What is faith? This entry focuses on the nature of faith, although issues about the justifiability of faith are also implicated.
‘Faith Is a broad term, appearing in locutions that express a range of different concepts. At its most general ‘faith’ means much the same as ‘trust’. This entry is specifically concerned, however, with the notion of religious faith—or, rather (and this qualification is important), the kind of faith exemplified in religious faith. Philosophical accounts are almost exclusively about theistic religious faith—faith in God—and they generally, though not exclusively, deal with faith as understood within the Christian branch of the Abrahamic traditions.
Faith is not just wishful thinking, but it is a deep conviction and belief that God’s words are true, and that He is able to bring about His promises. Our faith is made strong in Jesus Christ.
The Bible speaks of many other faithful people. They were persecuted, yet held fast to their beliefs, and have “obtained a good testimony through faith” (Hebrews 11:39) and pleased God. In fact, “without faith it is impossible to please Him” (verse 6 ).
Models of Faith
While philosophical reflection on faith of the kind exemplified in religious faith might ideally hope to yield an agreed definition in terms of sufficient and necessary conditions that articulate the nature of faith, the present discussion proceeds by identifying key components that recur in different accounts of religious faith.
It also aims to identify a focal range of issues on which different stances are taken by different accounts. There is a plurality of existing philosophical understandings or models of faith of the religious kind.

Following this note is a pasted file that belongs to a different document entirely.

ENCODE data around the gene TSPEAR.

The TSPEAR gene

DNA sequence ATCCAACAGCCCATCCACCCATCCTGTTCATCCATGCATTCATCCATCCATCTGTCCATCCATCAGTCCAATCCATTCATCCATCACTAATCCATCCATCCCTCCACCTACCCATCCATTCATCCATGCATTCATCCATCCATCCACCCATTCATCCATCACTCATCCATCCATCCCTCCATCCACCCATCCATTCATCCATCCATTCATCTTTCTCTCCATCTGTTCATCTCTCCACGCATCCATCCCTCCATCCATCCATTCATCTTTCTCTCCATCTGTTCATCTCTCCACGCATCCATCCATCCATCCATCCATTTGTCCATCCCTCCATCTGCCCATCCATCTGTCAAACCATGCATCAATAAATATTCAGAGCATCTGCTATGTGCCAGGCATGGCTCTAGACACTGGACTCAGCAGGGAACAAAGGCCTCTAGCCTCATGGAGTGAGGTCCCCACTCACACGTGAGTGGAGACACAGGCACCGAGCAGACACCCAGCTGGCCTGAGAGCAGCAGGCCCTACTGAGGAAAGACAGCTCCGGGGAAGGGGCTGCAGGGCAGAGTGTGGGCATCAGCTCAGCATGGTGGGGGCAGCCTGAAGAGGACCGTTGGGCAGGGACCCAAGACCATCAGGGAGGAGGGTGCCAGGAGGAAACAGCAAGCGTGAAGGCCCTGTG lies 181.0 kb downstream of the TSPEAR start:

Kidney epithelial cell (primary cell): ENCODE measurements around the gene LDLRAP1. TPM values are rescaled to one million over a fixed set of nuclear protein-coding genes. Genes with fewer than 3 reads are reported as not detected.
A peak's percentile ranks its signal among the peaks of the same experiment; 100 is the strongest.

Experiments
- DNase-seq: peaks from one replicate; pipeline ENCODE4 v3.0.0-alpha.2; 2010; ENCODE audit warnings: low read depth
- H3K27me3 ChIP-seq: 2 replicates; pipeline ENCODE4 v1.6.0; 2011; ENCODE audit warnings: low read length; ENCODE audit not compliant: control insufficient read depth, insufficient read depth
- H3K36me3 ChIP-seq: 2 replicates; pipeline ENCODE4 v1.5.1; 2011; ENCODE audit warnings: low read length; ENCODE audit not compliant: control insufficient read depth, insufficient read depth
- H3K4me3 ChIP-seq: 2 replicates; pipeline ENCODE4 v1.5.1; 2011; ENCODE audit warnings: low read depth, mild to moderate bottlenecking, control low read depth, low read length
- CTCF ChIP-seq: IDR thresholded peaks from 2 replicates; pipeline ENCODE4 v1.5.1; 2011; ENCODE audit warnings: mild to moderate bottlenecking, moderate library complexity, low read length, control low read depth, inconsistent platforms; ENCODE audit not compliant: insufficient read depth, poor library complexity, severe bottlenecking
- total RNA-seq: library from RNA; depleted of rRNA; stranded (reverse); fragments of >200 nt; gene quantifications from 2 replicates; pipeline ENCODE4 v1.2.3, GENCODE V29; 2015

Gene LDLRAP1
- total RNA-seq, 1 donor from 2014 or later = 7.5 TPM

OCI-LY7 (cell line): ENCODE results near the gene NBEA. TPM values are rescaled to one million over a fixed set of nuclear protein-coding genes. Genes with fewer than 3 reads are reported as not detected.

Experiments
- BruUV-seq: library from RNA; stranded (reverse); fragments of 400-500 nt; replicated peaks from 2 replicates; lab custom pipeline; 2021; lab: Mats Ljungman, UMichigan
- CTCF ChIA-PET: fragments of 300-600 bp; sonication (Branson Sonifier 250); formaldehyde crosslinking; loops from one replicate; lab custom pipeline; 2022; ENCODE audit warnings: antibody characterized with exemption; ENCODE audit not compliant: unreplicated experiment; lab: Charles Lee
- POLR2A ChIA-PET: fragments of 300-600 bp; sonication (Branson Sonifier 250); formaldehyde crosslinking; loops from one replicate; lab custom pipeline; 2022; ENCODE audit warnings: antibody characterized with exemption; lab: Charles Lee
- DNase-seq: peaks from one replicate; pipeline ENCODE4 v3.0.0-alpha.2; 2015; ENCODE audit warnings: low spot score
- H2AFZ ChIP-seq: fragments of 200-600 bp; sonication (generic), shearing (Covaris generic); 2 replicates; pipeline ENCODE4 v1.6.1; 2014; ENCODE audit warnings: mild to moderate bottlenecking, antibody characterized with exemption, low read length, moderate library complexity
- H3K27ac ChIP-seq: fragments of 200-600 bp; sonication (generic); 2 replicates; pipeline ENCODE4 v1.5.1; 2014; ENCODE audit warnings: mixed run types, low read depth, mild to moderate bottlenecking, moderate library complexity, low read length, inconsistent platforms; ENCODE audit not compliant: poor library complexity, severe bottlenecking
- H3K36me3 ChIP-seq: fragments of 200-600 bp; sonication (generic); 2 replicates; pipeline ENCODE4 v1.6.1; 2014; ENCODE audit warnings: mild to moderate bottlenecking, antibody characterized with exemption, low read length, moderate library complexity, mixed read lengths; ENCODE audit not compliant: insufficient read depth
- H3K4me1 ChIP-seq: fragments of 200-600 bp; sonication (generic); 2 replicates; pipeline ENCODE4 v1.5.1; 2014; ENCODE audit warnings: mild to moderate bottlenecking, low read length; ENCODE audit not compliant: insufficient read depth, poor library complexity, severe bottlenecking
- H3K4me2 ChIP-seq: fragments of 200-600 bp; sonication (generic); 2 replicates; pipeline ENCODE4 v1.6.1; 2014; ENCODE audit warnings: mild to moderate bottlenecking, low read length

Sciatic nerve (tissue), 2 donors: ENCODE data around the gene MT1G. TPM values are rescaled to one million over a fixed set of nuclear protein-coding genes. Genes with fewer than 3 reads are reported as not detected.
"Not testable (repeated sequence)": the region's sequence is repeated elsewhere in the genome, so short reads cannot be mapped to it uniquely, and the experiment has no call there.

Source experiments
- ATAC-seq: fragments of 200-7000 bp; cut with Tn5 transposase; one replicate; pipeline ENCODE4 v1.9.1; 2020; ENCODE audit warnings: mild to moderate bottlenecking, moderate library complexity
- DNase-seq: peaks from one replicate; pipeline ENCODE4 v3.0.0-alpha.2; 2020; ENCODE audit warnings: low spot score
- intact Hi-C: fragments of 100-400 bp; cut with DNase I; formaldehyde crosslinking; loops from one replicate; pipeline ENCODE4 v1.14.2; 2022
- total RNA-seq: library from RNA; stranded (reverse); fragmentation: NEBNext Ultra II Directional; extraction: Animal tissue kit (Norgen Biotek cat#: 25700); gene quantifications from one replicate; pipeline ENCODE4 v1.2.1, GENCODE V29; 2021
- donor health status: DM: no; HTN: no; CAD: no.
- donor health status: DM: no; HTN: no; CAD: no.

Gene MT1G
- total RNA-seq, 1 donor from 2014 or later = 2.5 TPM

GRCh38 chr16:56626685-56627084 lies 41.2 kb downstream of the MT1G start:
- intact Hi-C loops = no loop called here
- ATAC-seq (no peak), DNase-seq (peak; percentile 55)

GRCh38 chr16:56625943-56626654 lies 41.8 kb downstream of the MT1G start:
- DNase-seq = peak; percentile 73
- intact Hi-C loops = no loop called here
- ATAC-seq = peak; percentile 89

Faith as knowledge
‘Reformed’ epistemologists have appealed to an externalist epistemology in order to maintain that theistic belief may be justified even though its truth is no more than basically evident to the believer—that is, its truth is not rationally inferable from other, more basic, beliefs, but is found to be immediately evident in the believer’s experience (see Plantinga and Wolterstorff 1983, Alston 1991, Plantinga 2000).
In Plantinga’s version, theistic beliefs count as knowledge because they are produced by the operation of a special cognitive faculty whose functional design fits it for the purpose of generating true beliefs about God.
Religious philosophers, such as Anselm of Canterbury, construct proofs for the existence of God which can only end in a positive conclusion; theological doctrine demands this.
Recent attempts, as in the work of John Caputo, to apply postmodern thought to theology are analyzed, and the postmodern philosopher Jean-François Lyotard’s arguments for adopting a pagan attitude to belief are also looked at in this context. The chapter concludes that religious belief, as in all instances where post-truth is being deployed, is best met with scepticism and doubt.
If faith is not ‘a firm and certain knowledge’ of theistic truths, then a model of faith as having a propositional object may be retained by identifying faith with a certain kind of belief. The relevant kind will be belief with theological content—that God exists, is benevolent towards us, has a plan of salvation, etc.—where this belief is also held with sufficient firmness and conviction.